10 reflections working as a dietitian

This week marks the 10 year anniversary working as a dietitian. How time flies!
I’ve taken a moment to reflect upon some of the key things I have learnt over the years as a dietitian, personally and professionally.

I studied Nutrition and Dietetics at the University of Wollongong, graduating way back in 2008 and was one of the ‘lucky’ ones who started my first job a week after finishing my clinical placements.

Over the years I have worked as a dietitian across Australia and the UK in Bendigo, Balmain, Mildura, Manchester, Belfast and Liverpool to name a few. My journey began as a clinical dietitian in the hospital, working in geriatrics, nutrition support, community, oncology, coeliac disease and inherited metabolic disorders.

Perhaps not the most straightforward of routes to become a performance nutritionist, but each opportunity led me to where I am now: a consultant sports dietitian working with cyclists and triathletes, optimising how they fuel during training and competition.

The journey is more important than the destination. Even as we speak my ‘job description’ is ever evolving, starting to merge into the world of performance nutrition as a performance chef at training camps. Certainly not how I initially envisioned my career going but I love it!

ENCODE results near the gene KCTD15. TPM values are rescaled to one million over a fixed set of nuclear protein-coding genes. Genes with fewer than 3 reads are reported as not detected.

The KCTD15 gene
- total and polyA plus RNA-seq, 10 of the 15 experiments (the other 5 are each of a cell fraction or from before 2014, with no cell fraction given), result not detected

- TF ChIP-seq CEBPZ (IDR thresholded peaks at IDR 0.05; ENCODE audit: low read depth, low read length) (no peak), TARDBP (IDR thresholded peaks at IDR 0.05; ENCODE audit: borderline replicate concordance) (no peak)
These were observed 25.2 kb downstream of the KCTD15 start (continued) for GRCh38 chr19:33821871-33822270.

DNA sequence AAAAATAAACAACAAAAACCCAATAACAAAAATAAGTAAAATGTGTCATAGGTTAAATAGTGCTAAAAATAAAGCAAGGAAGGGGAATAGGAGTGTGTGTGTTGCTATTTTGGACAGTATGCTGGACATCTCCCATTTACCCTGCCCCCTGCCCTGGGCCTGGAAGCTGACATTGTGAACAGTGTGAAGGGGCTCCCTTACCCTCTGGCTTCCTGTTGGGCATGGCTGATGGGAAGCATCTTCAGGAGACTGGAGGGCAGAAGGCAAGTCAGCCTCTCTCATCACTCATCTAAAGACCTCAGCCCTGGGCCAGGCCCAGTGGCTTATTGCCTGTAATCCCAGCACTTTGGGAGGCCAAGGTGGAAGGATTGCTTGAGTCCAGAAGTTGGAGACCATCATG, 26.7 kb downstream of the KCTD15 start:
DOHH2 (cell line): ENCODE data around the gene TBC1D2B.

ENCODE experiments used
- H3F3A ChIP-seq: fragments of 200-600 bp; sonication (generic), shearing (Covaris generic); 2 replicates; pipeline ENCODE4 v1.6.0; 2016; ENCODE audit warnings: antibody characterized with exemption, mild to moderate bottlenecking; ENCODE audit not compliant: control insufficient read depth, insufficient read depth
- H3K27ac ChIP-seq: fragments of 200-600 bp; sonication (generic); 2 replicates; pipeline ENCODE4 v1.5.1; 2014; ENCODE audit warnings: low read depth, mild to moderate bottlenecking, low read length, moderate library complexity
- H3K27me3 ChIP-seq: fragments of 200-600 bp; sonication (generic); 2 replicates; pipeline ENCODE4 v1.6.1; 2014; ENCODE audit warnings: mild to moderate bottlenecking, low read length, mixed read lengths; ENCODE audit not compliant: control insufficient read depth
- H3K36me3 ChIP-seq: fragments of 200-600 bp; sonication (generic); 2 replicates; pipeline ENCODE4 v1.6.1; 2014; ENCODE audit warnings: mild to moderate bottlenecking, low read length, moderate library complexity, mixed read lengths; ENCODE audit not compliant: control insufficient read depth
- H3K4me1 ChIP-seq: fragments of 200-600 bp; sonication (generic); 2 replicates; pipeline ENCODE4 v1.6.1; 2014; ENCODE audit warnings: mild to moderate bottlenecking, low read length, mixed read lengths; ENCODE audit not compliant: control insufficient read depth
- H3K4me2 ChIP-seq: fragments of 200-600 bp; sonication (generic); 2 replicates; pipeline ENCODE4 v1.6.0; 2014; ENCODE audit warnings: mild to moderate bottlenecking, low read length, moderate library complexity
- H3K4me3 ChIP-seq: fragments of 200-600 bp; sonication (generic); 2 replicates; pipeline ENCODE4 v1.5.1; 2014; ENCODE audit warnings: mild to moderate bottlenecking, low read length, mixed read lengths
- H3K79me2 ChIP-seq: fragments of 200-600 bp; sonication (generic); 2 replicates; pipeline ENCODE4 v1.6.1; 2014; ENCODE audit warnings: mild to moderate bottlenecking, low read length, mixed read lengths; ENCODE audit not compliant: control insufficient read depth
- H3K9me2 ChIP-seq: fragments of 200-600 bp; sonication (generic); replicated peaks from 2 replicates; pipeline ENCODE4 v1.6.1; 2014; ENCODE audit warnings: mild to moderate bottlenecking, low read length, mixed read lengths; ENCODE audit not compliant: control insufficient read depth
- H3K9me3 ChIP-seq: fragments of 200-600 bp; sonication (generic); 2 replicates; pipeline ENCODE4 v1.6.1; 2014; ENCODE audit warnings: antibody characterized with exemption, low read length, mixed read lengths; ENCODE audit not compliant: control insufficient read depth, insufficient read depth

I’m a huge believer in reflective practice, learning from experience and sharing that with those around me. So here are my 10 reflections from what I’ve learnt in the past 10 years as a dietitian!

Follow your passion

I can’t begin to explain how important this is! While it’s possible to survive in a job you don’t enjoy, it’s difficult to thrive.

Experiment.

Try new areas and figure out what you do and don’t like. When you figure what it is, Go for it!

There may be the odd bump or wrong turn here or there, but use every experience as a platform to learn more and grow.

The learning never stops

Nutrition is an ever-developing science. There is SO MUCH we don’t know! Naturally as we research more and learn more the nutrition messages we share can evolve over time.

Make a conscious effort to continue your learning at all times – above and beyond the minimum requirements.

Stay on top of hot nutrition topics, read a lot and stay informed so you can give the best advice and information to those you influence and support.

Keep up to date with recording your CPD

All too often dietitians and nutritionists leave their CPD recording until the end of the year, then run around like crazy trying to find any paperwork, certificates and events they attended.

Get into a habit of recording any CPD on a weekly basis. Ideally daily, straight afterwards. That way it’s fresh in your head, takes a matter of moments, solidifies any learning and avoids a huge backlog of info to record later on.

Develop a support network

Sometimes this will be people you studied with, other times it could be work colleagues.

Having other practitioners you can rely on for sound advice and support is often undervalued.

Working together is so much better, so much more enjoyable than slogging it alone.

Celebrate each others achievements and NEVER ever compare!

Mentor and be mentored

Having a wiser, more mature and seasoned mentor to ask support is incredibly valuable, particularly when you feel stuck or unsure about how to progress or move forward.